I wrote: [P]rofessors [are] obligated to maintain a position of authority, objectivity and judgment as mentors and teachers of the whole student body, and [have] a duty to their schools not to allow their trustworthiness to be undermined by having intimate relationships among the same group that they [are] supposed to be supervising and advising.
Dating a student is a professional breach of trust, and one that adversely effects the integrity of the entire educational institution….
Professors who date students risk their jobs because a student body is not their sexual smorgasbord, and it is a breach of trust and duty to treat it like one.
I wouldn’t change a word, except that typo I just noticed, and just fixed in the original. These are the realities of authority, professionalism, leadership and power. (I know all the potential harms: grades, recommendations, etc., but do these happen often enough to make it worth another regulation?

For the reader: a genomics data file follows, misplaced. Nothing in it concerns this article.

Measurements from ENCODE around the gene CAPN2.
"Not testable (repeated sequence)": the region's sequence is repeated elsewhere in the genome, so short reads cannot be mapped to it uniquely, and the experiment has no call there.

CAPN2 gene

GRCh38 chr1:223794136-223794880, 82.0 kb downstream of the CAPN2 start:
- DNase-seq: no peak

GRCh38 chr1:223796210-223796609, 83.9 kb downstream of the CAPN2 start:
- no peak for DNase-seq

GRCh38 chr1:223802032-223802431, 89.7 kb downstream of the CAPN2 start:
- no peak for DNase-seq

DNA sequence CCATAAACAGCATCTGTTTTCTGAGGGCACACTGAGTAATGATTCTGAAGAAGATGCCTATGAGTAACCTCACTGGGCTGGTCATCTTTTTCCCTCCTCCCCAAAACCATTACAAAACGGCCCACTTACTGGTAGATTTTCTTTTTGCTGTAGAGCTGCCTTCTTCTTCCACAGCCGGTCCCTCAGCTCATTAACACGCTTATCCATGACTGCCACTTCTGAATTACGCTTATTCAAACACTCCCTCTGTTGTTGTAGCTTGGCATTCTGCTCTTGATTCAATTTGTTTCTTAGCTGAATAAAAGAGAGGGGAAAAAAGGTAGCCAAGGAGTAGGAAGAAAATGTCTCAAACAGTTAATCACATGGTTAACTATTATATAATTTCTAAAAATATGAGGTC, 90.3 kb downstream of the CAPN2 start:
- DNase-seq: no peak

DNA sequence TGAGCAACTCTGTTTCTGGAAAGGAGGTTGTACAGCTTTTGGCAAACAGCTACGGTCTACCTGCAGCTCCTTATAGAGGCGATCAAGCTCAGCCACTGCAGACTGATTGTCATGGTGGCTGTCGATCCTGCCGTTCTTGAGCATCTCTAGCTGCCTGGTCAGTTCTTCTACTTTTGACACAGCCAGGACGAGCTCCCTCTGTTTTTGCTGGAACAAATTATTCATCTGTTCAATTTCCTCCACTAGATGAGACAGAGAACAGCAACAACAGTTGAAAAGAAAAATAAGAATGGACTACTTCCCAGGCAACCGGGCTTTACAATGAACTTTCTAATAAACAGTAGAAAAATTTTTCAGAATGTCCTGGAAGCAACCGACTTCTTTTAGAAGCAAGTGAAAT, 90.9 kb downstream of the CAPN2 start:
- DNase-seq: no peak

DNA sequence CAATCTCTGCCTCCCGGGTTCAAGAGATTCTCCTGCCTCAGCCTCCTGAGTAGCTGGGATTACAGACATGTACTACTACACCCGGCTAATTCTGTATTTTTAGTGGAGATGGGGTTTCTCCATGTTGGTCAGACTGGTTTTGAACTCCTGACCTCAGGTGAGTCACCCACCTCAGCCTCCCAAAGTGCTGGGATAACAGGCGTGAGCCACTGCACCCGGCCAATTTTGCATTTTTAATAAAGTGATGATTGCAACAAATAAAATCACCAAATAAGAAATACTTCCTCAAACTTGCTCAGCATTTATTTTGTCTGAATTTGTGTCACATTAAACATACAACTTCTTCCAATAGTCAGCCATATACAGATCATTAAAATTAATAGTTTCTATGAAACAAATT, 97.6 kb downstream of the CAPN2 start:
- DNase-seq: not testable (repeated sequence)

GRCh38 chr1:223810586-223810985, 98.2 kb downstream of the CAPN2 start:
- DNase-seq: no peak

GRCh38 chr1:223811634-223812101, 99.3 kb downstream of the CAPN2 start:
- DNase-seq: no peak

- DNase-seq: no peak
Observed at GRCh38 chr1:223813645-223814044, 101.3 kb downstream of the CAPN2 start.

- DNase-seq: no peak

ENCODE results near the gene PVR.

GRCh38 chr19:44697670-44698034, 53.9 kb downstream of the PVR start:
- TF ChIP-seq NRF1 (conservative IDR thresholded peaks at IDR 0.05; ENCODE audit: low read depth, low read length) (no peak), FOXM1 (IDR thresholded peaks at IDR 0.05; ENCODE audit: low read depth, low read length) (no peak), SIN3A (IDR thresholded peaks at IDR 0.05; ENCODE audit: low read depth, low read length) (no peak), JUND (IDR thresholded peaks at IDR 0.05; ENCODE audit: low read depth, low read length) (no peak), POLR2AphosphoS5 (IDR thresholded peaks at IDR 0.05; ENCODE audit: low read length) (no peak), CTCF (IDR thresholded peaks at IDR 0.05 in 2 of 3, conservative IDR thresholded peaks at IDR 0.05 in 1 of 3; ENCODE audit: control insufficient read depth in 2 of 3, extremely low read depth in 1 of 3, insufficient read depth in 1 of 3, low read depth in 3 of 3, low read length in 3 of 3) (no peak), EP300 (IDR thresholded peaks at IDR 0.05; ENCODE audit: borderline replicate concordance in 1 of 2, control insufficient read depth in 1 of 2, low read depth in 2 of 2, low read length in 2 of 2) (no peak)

Profs Blog asks the question regarding law professors and law students, but the question doesn’t change by narrowing the definition.
The question is really, and only, “Is it ethical for teachers to have romantic relationships with students?
” The answer is, has been, and forever shall be, “No.” The answer to an ethics question sometimes becomes obvious when it is apparent that every argument on one side is either a logical fallacy, an unethical rationalization, or the application of an invalid ethics principle.
Such is the case here, and thus I somewhat question the motives of the author of the post, Kelly Anders. Asking the question creates the illusion that there is a real controversy. I addressed this question a long time ago, in an early post here barely seen at the time but among the most frequently visited since.